The curse of the dolphins: Cognitive decline and psychosis

Randall Phelps, Anne Tsai, Arlene Hagen, Joseph Pinter, Raegan Smith, Martin T. Stein

Research output: Contribution to journalArticlepeer-review

3 Scopus citations


CASE: Isela is an 11-year-old Mexican-American girl with mild intellectual disability. During a vacation with her family, she went swimming with dolphins. A few days later, Isela awoke at night with laughing spells; during the day, she was pacing, aggressive, and had a decline in self-care and communication skills. Her parents attributed the symptoms to the dolphins. She was evaluated by a pediatric neurologist. The sleep-deprived electroencephalogram, brain magnetic resonance imaging, lumbar puncture, and thyroid function tests were normal. A genomic microarray was sent. The neurologist initiated empirical therapy for seizures with lamotrigine, which caused a rash. It was discontinued. She was then treated with oxcarbazepine followed by topiramate for several months without any change in symptoms. Comparative genomic hybridization revealed a small deletion at 14q13.1, which includes the NPAS3 gene. Psychiatry was consulted after several months of persistent symptoms. Isela seemed to be laughing in response to internal stimuli. Owing to the decline in communication and her apparent preoccupation with visual and auditory internal stimuli, Isela could not be interviewed adequately to confirm that she was experiencing hallucinations, but her laughter seemed to be in response to hallucinations. Isela was diagnosed with disorganized schizophrenia with psychosis. Risperidone was prescribed. A psychology evaluation was completed a few months later. Parents noted significant improvement after starting risperidone with reduced inappropriate laughing spells, reduced pacing, as well as improved eating, sleeping, communication, and self-care. Cognitive assessment with the Wechsler Abbreviated Scale of Intelligence-II indicated the following: verbal estimated intelligence quotient (IQ) 70, perceptual estimated IQ 71, and full-scale estimated IQ 68. There was no cognitive decline compared with testing at school 4 years previously. Although psychotic symptoms were significantly improved on antipsychotic medication and function appeared to have been restored to her previous level, her parents continued to perceive a significant decline of functioning, and they continued to attribute the psychosis to swimming with the dolphins.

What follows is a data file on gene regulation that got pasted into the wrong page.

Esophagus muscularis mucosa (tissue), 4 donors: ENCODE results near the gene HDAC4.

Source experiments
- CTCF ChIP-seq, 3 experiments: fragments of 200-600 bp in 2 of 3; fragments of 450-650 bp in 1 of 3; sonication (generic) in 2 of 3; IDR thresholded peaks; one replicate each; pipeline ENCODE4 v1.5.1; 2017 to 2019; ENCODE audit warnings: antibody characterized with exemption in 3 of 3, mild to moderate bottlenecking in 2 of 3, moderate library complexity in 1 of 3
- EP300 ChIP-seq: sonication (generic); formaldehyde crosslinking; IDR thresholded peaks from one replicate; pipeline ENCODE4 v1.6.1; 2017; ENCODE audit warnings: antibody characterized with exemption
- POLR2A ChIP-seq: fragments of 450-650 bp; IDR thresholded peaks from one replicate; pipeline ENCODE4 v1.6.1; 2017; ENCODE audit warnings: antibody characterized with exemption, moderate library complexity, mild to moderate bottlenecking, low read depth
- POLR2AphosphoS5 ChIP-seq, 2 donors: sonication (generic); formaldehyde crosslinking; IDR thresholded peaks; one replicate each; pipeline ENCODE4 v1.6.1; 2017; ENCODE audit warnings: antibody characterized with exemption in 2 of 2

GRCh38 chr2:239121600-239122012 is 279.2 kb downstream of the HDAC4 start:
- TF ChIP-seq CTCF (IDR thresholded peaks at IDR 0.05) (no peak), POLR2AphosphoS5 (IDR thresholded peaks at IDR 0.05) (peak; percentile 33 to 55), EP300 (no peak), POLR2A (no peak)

Original languageEnglish (US)
Pages (from-to)343-345
Number of pages3
JournalJournal of Developmental and Behavioral Pediatrics
Issue number4
StatePublished - May 1 2016


  • childhood schizophrenia
  • cultural competency
  • pseudoseizure

ASJC Scopus subject areas

  • Pediatrics, Perinatology, and Child Health
  • Developmental and Educational Psychology
  • Psychiatry and Mental health


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